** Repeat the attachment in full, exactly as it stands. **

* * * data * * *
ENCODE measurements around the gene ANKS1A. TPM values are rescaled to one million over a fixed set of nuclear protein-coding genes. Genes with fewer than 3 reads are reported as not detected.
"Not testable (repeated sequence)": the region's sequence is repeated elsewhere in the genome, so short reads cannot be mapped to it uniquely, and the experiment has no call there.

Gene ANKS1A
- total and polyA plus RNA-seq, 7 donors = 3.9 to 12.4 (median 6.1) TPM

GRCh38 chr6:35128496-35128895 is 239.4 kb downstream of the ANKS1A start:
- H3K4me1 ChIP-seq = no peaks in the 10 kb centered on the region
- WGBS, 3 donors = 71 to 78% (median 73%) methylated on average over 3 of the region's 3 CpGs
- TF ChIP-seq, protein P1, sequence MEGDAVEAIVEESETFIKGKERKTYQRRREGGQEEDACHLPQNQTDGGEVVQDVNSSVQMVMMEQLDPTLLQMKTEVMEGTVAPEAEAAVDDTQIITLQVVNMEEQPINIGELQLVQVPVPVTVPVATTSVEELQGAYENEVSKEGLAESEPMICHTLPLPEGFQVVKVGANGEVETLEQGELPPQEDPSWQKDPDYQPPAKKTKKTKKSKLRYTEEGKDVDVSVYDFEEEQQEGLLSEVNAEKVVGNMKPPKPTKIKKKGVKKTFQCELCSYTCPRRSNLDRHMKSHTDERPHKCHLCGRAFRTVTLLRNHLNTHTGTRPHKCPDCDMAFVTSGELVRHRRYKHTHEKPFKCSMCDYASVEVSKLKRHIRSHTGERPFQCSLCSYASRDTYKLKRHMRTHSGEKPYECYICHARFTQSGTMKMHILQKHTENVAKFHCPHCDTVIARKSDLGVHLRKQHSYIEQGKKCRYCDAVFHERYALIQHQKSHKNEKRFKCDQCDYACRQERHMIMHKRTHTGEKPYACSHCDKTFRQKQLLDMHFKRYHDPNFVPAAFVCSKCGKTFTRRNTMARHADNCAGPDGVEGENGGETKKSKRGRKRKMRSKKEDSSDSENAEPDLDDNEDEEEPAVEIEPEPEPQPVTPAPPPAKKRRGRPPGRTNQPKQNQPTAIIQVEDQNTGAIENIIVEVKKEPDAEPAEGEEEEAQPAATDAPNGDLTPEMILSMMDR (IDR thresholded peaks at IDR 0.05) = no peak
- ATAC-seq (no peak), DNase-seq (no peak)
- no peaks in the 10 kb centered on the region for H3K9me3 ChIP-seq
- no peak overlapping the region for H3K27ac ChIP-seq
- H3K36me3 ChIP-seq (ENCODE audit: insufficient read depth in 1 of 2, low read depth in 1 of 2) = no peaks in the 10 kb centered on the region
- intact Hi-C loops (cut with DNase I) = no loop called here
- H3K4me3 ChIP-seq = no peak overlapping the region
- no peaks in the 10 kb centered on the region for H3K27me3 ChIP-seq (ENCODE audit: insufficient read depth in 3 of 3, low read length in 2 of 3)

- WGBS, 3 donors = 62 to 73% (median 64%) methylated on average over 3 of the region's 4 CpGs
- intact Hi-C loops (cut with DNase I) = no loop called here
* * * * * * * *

ENCODE measurements around the gene ANKS1A. TPM values are rescaled to one million over a fixed set of nuclear protein-coding genes. Genes with fewer than 3 reads are reported as not detected.
"Not testable (repeated sequence)": the region's sequence is repeated elsewhere in the genome, so short reads cannot be mapped to it uniquely, and the experiment has no call there.

Gene ANKS1A
- total and polyA plus RNA-seq, 7 donors = 3.9 to 12.4 (median 6.1) TPM

GRCh38 chr6:35128496-35128895 is 239.4 kb downstream of the ANKS1A start:
- H3K4me1 ChIP-seq = no peaks in the 10 kb centered on the region
- WGBS, 3 donors = 71 to 78% (median 73%) methylated on average over 3 of the region's 3 CpGs
- TF ChIP-seq, protein P1, sequence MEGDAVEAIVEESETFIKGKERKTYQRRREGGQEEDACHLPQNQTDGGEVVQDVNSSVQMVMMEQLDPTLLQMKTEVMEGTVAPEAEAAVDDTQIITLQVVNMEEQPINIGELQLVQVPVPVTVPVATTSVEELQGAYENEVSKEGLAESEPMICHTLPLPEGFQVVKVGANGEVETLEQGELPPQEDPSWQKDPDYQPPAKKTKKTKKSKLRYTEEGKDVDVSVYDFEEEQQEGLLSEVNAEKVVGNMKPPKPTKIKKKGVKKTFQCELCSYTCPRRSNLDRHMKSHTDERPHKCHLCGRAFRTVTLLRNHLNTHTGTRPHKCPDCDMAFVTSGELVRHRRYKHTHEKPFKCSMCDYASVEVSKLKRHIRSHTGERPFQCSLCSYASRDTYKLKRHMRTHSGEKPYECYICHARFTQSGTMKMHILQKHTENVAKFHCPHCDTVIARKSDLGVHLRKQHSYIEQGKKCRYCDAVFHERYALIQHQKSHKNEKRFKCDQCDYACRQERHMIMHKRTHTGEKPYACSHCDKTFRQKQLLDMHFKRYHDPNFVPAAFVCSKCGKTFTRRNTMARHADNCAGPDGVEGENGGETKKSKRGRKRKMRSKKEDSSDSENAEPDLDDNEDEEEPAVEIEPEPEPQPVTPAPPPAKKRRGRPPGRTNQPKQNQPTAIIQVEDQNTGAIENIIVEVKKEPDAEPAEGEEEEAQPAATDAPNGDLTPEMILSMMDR (IDR thresholded peaks at IDR 0.05) = no peak
- ATAC-seq (no peak), DNase-seq (no peak)
- no peaks in the 10 kb centered on the region for H3K9me3 ChIP-seq
- no peak overlapping the region for H3K27ac ChIP-seq
- H3K36me3 ChIP-seq (ENCODE audit: insufficient read depth in 1 of 2, low read depth in 1 of 2) = no peaks in the 10 kb centered on the region
- intact Hi-C loops (cut with DNase I) = no loop called here
- H3K4me3 ChIP-seq = no peak overlapping the region
- no peaks in the 10 kb centered on the region for H3K27me3 ChIP-seq (ENCODE audit: insufficient read depth in 3 of 3, low read length in 2 of 3)

- WGBS, 3 donors = 62 to 73% (median 64%) methylated on average over 3 of the region's 4 CpGs
- intact Hi-C loops (cut with DNase I) = no loop called here